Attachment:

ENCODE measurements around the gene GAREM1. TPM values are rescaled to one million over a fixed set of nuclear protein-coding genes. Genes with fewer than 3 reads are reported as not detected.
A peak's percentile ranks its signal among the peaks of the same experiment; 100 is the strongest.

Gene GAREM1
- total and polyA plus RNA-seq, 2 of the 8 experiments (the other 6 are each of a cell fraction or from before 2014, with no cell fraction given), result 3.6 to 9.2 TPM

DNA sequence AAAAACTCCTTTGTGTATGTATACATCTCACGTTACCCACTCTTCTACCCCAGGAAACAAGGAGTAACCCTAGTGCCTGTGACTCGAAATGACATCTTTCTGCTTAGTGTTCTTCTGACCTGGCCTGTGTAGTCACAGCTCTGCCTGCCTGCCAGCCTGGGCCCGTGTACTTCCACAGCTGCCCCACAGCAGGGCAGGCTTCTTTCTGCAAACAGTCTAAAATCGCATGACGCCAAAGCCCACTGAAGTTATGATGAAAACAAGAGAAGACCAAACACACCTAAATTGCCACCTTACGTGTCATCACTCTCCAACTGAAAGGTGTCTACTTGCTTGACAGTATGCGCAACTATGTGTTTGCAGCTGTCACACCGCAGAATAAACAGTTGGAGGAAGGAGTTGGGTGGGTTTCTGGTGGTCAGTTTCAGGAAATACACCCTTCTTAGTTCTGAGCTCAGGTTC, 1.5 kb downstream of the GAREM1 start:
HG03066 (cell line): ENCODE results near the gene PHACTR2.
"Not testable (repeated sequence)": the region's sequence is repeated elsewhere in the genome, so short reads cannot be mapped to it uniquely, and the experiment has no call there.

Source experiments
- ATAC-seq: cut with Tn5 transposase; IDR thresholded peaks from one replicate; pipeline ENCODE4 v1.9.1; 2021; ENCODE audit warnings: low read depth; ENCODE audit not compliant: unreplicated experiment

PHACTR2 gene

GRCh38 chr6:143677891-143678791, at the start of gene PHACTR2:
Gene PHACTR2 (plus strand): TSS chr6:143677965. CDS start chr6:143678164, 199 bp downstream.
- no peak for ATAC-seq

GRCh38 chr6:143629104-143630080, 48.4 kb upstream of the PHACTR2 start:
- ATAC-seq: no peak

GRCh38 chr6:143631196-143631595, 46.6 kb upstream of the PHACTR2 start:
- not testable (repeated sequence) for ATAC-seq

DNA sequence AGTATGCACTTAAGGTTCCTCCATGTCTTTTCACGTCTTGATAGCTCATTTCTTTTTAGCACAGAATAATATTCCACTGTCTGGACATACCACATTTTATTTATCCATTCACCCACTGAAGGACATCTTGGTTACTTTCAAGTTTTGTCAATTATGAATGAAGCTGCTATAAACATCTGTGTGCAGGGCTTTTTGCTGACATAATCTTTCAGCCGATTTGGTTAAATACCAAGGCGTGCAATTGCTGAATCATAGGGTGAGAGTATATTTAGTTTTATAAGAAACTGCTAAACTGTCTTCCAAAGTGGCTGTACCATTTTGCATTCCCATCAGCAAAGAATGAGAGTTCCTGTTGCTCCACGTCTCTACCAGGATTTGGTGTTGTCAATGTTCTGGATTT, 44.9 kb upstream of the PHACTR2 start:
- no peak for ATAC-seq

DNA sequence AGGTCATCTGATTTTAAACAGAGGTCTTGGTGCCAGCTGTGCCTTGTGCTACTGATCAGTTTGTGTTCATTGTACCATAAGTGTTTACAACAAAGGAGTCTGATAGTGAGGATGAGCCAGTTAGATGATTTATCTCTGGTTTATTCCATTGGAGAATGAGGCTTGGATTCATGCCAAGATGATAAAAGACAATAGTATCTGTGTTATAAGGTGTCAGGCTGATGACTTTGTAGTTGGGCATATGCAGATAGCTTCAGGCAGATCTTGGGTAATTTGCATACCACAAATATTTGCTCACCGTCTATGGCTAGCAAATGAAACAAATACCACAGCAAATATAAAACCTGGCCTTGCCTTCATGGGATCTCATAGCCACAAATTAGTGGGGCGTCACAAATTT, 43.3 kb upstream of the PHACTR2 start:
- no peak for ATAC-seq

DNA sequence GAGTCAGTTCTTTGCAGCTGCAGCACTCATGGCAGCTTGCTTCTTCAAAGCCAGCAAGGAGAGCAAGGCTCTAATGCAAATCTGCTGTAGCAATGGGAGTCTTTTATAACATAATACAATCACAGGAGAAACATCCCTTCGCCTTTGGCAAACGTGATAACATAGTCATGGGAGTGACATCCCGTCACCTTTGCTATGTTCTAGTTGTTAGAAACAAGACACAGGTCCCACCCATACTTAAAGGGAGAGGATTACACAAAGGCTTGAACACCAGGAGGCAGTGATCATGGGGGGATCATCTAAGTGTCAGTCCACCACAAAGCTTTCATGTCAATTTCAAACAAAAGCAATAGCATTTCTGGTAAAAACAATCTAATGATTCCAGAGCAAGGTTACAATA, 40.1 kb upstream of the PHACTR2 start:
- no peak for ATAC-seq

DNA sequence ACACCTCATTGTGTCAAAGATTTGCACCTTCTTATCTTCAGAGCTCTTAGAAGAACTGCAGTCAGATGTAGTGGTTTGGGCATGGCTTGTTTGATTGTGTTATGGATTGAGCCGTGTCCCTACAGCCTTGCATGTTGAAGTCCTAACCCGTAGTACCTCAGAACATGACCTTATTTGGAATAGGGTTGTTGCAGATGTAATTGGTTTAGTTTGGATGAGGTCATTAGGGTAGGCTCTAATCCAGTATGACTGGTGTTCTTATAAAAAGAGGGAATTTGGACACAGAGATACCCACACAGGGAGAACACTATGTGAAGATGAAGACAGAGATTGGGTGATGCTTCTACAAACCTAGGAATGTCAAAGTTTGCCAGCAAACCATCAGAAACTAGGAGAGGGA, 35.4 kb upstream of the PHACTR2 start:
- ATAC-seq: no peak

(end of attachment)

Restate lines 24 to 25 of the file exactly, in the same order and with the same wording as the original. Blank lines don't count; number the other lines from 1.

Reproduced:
DNA sequence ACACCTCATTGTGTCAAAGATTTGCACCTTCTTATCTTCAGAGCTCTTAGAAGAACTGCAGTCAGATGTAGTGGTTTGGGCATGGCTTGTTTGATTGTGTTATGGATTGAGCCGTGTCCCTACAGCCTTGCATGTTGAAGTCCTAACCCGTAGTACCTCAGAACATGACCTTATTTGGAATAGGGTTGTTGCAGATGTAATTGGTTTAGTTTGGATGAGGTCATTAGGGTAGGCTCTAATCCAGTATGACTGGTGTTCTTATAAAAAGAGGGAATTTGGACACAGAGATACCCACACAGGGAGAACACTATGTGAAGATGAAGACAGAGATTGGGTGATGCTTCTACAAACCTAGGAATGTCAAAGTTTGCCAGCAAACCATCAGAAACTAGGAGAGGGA, 35.4 kb upstream of the PHACTR2 start:
- ATAC-seq: no peak